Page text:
These results illustrate low average DPF pressure drops although the instantaneous DPF pressure drop could spike to high values when engine exhaust flow rates suddenly increased. This high pressure drop condition disappeared over time if the engine was operated near peak power. The DPF pressure drop returned to the dotted blue line over time due to passive regenerations.
Field data have shown the real world ‘apparent’ ash trapping efficiency of the DPF is approximately half of the intial 60% assumption. A number of hypotheses could explain this observation: (a) engine oil sulfated ash content may be less than the specification limit of 1%; (b) not all consumed oil may be converted into sulfated ash and transported to the DPF; and (c) sulfated ash may decompose to metal oxides of lower mass during active regenerations. In practice, the ash cleaning interval is expected to be much longer than the initial assessment.
Cooled EGR, DOC and DPF are proven technologies for meeting the US Interim Tier 4 and EU Stage III B emission control standards for non-road diesel applications. High trapping efficiency wall flow filters enable flexibility in engine design, broad engine applications and wide operating windows. The platinum-palladium based DOC is cost effective and robust and provides the benefit of passive regenerations through NO2 and soot reactions. The DOC oxidises HC and the soluble organic fraction of PM and heats the exhaust gas for active DPF regenerations under a wide range of exhaust flow, O2 level and inlet temperature conditions. The robust HC performance and thermal inertia of a DOC are beneficial for precise control of the DPF inlet temperature for active regenerations.
For non-road applications, passive soot regeneration occurred extensively in the DOC-DPF system. The aftertreament control alogrithm within the engine management system was designed to take advantage of this. The DOC-DPF system is less complex than the burner-DPF alternative. A key enabler was a new engine exhaust temperature management mode to ensure exhaust gas temperatures are above the DOC light-off temperature. Active regenerations are recommended for wall flow DPF applications to provide a reliable and robust system for diversified non-road applications. Uniform HC distributions and precise DPF inlet temperature controls are critical for reliable active DPF regenerations. Additional vehicle level integrations are required to effectively manage the DOC-DPF converter skin and exit gas temperatures. Overall, the EGR and DOC-DPF solution offers the best in class engine and emission performance as well as being cost effective.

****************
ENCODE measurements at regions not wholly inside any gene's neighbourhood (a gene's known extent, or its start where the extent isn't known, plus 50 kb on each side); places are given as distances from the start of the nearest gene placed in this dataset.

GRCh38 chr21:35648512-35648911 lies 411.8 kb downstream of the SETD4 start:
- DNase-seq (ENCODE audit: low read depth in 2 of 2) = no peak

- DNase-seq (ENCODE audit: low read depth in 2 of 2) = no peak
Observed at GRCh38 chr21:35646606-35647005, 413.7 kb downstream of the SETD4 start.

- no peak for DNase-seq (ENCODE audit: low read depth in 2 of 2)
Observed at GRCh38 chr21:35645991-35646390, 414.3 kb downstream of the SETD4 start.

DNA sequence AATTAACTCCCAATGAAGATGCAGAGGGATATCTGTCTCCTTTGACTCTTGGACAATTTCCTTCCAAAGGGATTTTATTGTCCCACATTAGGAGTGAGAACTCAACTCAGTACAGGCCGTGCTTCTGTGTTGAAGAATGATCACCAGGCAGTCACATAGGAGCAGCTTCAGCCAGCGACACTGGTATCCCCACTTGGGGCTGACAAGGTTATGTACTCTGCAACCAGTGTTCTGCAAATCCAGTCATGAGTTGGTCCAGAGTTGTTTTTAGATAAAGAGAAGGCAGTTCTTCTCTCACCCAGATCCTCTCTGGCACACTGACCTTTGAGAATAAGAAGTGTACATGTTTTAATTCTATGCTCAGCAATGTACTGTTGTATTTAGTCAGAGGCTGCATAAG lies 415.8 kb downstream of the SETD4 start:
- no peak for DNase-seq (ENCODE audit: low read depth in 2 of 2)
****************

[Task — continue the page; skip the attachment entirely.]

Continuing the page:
- X. Gui, D. Dou and R. Winsor, ‘Non-Road Diesel Emissions and Technology Options for Meeting Them’, 2010 Agricultural Equipment Technology Conference, Orlando, Florida, USA, 10th–13th January, 2010, American Society of Agricultural and Biological Engineers, St. Joseph, Michigan, USA, 2010, pp. 1–24
- F. Conicella, ‘Low Particulate Combustion Development of a Medium Duty Engine for Off-Highway Applications’, Heavy Duty-, On-/Off-Highway Engines, MTZ-Konferenz, Friedrichshafen, Germany, 17th–18th November, 2009
- H. Bülte, H.-J. Schiffgens, P. Broll and S. Schraml, ‘Exhaust Aftertreatment Concepts for Engines in Mobile Machinery According the Legislation of US Tier 4 and EU Step IV. Technologies and Applications’, 18th Aachen Colloquium “Automobile and Engine Technology”, Aachen, Germany, 5th–7th October, 2009
- R. Allansson, P. G. Blakeman, B. J. Cooper, H. Hess, P. J. Silcock and A. P. Walker, ‘Optimising the Low Temperature Performance and Regeneration Efficiency of the Continuously Regenerating Diesel Particulate Filter (CR-DPF) System’, SAE Paper 2002-01-0428, SAE World Congress and Exhibition, Detroit, MI, USA, 2002 LINK http://dx.doi.org/10.4271/2002-01-0428
- N. Khadiya, ‘Exhaust Thermal Management Using Fuel Burners’, 3rd International Conference, Vehicle Emission Reduction Technologies – Criteria Pollutants and CO2, Car Training Institute (CTI), Detroit, USA, 16th–20th May, 2011
- W. A. Givens, W. H. Buck, A. Jackson, A. Kaldor, A. Hertzberg, W. Moehrmann, S. Mueller-Lunz, N. Pelz and G. Wenninger, ‘Lube Formulation Effects on Transfer of Elements to Exhaust After-Treatment System Components’, SAE Paper 2003-01-3109, SAE Powertrain & Fluid Systems Conference & Exhibition, Pittsburgh, PA, USA, October, 2003 LINK http://dx.doi.org/10.4271/2003-01-3109
- A. G. Konstandopoulos, E. Skaperdas and M. Masoudi, ‘Microstructural Properties of Soot Deposits in Diesel Particulate Traps’, SAE Paper 2002-01-1015, SAE World Congress and Exhibition, Detroit, MI, USA, March, 2002 LINK http://dx.doi.org/10.4271/2002-01-1015
Information on the US Interim Tier 4 for non-road engines regulations can be found at:
US Environmental Protection Agency: http://www.epa.gov/nonroaddiesel/2004fr.htm
Information on the EU Stage III B regulations can be found at:
Danan Dou received his PhD in Chemistry in 1992. He worked at Delphi Catalysts, USA, for eleven years before joining John Deere Power Systems in 2006. Currently, he is the manager for advanced power systems engineering, responsible for powertrain innovation, advanced engineering, engine fluids and aftertreatment innovation.